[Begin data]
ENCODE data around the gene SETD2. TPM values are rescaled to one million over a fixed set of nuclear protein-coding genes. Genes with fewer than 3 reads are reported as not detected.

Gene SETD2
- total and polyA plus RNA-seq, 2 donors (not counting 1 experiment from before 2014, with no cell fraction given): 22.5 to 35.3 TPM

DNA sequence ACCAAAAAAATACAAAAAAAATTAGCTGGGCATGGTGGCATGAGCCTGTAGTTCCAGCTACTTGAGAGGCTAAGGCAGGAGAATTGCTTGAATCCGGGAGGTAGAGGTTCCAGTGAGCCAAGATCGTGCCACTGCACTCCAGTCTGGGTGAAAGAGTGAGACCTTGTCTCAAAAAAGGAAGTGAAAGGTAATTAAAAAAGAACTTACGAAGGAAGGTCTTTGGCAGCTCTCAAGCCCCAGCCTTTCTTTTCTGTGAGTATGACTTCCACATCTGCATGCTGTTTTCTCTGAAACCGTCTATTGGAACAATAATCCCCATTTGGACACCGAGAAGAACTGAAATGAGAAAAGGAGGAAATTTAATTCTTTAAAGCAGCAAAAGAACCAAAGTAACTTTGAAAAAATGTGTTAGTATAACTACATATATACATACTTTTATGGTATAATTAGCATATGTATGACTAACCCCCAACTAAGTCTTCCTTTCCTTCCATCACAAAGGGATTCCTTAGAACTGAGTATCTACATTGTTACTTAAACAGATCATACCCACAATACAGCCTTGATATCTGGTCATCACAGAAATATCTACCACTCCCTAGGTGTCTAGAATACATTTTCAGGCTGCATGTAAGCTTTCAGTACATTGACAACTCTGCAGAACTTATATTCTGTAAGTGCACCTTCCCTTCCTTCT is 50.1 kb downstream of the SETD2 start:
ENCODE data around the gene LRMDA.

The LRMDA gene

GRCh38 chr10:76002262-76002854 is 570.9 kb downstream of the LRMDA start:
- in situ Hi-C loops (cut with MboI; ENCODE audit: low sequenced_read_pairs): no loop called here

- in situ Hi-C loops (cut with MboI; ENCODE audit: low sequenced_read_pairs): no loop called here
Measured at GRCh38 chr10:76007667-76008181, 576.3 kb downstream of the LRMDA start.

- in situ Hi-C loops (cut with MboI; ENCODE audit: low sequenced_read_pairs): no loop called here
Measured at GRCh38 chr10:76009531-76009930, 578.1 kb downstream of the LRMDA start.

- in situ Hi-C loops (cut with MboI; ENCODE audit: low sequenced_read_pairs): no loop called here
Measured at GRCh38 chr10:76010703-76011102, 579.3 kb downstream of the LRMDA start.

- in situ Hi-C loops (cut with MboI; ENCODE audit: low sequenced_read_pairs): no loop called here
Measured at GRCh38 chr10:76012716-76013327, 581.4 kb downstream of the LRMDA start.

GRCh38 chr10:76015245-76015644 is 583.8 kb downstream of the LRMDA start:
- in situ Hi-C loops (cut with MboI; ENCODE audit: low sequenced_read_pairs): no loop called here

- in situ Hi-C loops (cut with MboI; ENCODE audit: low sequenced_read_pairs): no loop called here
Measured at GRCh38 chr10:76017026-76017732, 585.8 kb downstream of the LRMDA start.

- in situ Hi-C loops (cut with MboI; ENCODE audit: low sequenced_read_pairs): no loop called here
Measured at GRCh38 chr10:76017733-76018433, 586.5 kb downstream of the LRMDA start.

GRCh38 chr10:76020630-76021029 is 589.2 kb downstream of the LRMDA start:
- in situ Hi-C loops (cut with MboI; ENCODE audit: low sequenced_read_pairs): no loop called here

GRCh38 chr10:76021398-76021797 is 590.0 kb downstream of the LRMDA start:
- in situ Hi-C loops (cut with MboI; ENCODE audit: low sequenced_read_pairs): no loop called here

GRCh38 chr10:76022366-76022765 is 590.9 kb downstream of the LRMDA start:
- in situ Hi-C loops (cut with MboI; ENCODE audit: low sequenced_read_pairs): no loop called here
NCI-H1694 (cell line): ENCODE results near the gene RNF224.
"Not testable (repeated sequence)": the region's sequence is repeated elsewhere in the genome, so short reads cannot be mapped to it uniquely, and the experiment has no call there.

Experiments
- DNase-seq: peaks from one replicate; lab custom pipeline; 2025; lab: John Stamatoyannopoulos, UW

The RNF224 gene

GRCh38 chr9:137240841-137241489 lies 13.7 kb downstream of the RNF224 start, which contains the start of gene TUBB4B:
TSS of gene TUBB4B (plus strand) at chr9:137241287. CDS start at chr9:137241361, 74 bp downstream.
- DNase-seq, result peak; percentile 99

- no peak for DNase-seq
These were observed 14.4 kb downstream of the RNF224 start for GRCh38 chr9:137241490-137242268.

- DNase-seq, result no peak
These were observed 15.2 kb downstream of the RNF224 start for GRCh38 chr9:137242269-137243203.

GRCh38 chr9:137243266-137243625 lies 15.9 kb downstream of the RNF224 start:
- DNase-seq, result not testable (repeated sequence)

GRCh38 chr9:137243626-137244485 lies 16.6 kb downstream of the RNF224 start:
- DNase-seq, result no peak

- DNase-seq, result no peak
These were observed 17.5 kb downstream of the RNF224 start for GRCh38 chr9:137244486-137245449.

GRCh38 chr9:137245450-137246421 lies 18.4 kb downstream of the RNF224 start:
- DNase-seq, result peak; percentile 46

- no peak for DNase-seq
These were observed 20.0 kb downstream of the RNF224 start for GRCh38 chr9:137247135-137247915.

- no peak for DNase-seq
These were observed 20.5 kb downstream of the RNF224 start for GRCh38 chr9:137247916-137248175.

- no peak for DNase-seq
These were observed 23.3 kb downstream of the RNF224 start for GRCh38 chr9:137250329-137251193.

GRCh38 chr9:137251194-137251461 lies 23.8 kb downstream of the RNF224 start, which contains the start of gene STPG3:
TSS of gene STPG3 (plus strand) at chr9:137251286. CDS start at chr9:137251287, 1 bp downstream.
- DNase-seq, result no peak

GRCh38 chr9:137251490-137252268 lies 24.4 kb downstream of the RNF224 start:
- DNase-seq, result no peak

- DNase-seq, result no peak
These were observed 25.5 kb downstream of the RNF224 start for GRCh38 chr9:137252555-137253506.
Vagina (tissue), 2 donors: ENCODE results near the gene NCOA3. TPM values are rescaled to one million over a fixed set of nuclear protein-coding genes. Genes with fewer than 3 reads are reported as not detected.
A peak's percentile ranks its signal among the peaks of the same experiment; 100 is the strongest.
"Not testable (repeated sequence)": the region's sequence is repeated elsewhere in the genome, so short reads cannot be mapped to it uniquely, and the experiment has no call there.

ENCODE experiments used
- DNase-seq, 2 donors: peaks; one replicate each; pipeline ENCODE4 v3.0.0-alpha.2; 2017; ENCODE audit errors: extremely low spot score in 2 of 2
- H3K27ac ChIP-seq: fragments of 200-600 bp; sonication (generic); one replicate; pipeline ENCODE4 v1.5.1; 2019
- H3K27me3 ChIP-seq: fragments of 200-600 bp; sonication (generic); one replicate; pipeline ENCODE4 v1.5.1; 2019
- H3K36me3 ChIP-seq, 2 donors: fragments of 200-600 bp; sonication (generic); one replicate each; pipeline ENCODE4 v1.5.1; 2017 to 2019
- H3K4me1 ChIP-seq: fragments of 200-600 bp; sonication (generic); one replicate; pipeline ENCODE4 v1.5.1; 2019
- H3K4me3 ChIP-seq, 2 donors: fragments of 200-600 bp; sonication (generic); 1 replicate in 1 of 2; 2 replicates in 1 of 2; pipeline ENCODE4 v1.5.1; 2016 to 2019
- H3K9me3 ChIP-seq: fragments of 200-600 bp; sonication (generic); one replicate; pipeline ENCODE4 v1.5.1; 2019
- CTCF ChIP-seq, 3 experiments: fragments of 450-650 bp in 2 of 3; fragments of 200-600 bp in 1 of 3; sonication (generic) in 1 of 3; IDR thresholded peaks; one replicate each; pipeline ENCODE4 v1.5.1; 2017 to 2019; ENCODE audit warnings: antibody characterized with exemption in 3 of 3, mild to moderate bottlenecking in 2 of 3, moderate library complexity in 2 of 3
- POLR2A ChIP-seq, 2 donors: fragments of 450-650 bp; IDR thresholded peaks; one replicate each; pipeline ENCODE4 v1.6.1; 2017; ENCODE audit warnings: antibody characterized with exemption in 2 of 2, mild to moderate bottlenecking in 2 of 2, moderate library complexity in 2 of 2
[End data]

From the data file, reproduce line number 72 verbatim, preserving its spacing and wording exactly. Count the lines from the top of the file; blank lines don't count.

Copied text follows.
- H3K9me3 ChIP-seq: fragments of 200-600 bp; sonication (generic); one replicate; pipeline ENCODE4 v1.5.1; 2019